• Maryland family law firm Anderson and Axilbund, LLC.
  • Maryland family lawyer Jennifer Anderson
  • Maryland family lawyer Stuart Axilbund

Family Law News & Info

Tips To Reduce Legal Fees: Part I - How Attorneys Bill


One of the questions clients always ask is, “Why are attorneys so expensive?“ There are a variety of reasons for this. Examining these reasons might help you understand why attorneys charge the amounts they do and may help explain how attorneys bill for the services they are providing you.

Family law attorneys typically charge an hourly rate for their services. This means that, when they work on your case, they keep track of their time, and bill you proportionately from the number of minutes that they worked. For example, if an attorney drafts a complaint for you, and it takes the attorney a half-hour to do so, you’ll be billed for “.5 hours” or thirty minutes. This means you will pay an amount equal to one-half the attorney’s hourly rate for the time it took the attorney to draft the complaint. You generally sign a “Retainer Agreement” with the attorney that sets forth the hourly rate and states what up-front money the attorney needs to get started. This up-front money, or “retainer fee,” is the attorney’s assurance that he or she will be paid for the work done on your case.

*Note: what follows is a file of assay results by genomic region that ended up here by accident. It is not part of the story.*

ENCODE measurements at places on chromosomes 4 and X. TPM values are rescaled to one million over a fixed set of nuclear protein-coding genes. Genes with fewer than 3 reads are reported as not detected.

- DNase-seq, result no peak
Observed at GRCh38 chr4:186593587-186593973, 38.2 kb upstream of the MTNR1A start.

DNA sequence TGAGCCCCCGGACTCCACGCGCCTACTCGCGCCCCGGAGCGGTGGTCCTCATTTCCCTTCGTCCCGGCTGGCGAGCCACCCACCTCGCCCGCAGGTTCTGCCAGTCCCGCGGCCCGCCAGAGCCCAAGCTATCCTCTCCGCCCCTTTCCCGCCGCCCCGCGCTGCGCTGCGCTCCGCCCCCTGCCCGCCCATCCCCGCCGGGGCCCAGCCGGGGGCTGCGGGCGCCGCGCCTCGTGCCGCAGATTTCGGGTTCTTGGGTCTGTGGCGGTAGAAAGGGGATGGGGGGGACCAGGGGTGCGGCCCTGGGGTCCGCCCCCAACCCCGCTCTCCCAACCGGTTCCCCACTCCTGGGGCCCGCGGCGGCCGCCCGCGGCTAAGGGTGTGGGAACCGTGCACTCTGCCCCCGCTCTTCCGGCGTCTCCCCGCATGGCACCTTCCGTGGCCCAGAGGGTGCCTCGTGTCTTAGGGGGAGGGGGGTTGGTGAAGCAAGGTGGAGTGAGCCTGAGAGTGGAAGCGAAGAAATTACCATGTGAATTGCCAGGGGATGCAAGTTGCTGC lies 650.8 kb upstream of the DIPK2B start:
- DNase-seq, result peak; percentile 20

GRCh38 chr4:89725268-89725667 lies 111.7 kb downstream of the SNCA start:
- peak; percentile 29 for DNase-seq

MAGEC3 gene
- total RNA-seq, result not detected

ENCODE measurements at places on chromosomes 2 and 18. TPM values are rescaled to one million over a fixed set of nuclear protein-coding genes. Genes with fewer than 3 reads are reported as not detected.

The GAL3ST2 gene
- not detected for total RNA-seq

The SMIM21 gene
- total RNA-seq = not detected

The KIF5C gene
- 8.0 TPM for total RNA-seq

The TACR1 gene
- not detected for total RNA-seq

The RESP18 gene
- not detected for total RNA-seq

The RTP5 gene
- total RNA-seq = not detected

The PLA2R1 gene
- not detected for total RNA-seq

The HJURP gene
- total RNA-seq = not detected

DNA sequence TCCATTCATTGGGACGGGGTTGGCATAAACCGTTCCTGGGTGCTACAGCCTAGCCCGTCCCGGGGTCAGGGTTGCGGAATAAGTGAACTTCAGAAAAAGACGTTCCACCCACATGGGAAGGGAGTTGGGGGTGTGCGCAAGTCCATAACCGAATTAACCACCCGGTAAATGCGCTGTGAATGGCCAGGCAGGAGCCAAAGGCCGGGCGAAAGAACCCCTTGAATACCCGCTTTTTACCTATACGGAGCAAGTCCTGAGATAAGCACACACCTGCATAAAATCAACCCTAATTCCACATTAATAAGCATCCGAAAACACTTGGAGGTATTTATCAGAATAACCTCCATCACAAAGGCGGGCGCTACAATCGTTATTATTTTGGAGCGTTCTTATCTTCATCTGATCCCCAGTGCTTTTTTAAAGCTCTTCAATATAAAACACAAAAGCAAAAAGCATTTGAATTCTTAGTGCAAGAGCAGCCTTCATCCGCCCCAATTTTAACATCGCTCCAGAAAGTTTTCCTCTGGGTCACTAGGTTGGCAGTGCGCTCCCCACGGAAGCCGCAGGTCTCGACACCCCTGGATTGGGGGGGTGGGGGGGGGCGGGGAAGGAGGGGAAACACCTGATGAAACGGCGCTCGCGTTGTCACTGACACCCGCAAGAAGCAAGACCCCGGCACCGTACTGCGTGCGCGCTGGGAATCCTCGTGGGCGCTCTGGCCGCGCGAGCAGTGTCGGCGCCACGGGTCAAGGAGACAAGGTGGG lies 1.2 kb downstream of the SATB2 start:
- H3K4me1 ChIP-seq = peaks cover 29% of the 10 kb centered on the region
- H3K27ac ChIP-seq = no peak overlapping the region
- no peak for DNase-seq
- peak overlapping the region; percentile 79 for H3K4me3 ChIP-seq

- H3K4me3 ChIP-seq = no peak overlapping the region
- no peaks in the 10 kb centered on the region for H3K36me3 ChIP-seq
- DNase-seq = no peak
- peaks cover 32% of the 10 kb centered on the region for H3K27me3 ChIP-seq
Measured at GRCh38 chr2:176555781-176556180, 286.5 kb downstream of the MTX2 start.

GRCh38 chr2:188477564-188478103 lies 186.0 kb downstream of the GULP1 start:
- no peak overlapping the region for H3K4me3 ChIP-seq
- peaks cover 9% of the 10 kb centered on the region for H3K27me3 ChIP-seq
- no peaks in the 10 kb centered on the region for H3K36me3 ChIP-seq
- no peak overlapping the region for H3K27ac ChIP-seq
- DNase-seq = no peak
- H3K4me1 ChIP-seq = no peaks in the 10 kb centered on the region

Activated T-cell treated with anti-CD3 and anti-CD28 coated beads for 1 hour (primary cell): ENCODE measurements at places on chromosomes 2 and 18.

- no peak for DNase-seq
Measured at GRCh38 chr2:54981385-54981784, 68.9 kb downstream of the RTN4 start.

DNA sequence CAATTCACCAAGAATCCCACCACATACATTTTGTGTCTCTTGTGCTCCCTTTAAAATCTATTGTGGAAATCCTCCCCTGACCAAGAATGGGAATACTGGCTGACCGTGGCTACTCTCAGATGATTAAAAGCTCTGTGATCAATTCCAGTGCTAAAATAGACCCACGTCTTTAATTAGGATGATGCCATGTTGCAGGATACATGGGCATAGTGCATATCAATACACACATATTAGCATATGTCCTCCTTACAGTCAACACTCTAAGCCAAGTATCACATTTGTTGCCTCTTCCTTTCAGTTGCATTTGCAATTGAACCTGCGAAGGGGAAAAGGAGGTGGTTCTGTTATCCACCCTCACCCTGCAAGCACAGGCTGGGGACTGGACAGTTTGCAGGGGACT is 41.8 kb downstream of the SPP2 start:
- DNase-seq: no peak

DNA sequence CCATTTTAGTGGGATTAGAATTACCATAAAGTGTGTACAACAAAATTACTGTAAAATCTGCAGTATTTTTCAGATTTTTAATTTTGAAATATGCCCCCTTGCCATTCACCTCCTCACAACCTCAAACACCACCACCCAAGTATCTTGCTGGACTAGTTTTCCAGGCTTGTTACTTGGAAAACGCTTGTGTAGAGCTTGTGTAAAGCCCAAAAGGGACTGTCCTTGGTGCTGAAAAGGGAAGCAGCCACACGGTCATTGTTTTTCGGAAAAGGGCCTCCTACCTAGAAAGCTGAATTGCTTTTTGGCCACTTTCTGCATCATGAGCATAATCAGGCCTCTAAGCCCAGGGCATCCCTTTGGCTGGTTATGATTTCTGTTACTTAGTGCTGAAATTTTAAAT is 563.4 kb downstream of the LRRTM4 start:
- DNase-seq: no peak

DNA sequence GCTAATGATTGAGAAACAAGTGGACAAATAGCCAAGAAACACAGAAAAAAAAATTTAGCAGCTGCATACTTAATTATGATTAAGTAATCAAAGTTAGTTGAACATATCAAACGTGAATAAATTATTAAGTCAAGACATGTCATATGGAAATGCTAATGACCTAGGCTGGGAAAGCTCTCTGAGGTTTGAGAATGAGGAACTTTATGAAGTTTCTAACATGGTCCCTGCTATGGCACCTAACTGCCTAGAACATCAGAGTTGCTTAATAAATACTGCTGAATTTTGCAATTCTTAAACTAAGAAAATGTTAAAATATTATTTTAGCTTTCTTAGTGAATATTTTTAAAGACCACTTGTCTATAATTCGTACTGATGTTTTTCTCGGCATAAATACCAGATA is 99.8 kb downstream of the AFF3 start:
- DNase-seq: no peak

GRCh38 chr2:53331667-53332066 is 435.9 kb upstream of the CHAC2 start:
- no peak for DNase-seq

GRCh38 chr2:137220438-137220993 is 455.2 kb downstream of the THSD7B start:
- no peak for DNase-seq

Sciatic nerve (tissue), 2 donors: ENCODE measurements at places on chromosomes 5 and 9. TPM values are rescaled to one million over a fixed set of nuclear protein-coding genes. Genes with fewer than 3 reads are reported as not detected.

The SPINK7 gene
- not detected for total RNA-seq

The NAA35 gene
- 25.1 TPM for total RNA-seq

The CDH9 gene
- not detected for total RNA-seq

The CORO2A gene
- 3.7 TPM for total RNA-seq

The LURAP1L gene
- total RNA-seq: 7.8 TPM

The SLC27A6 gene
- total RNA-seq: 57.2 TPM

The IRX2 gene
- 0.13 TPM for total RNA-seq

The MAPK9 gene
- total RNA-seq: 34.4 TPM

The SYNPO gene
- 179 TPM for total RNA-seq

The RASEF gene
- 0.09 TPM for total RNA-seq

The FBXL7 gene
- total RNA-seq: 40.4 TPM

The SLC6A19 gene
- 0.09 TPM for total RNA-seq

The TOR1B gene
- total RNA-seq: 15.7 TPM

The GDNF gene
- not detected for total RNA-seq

Most attorneys have a monthly billing cycle, so at the end of each month, you’ll receive a bill showing each activity the attorney did (i.e., writing a letter, having a phone conversation with the opposing attorney, etc.), the time spent on that activity, and the charge for that activity. So, if an attorney’s hourly rate is $300, and he or she spends thirty minutes drafting a complaint for you, your bill for that activity will look something like this:

May 1: Draft complaint Time Spent: 30 min. Charge: $150

Because attorneys bill hourly, they must be sure that the amount they charge for their time factors in all of the expenses of running a law office. So, for each hour billed, a portion of the money helps pay for office rent, telephones, employee wages, internet access, insurance, business supplies, and taxes. Whatever is left over is the attorney’s profit or income for the work he or she has done on your case. Given the limited number of hours in each day, your attorney must charge enough to make sure that the attorney, too, can pay his or her bills. There are, however, some things you can do to help minimize your attorneys’ fees.

We will examine these things next...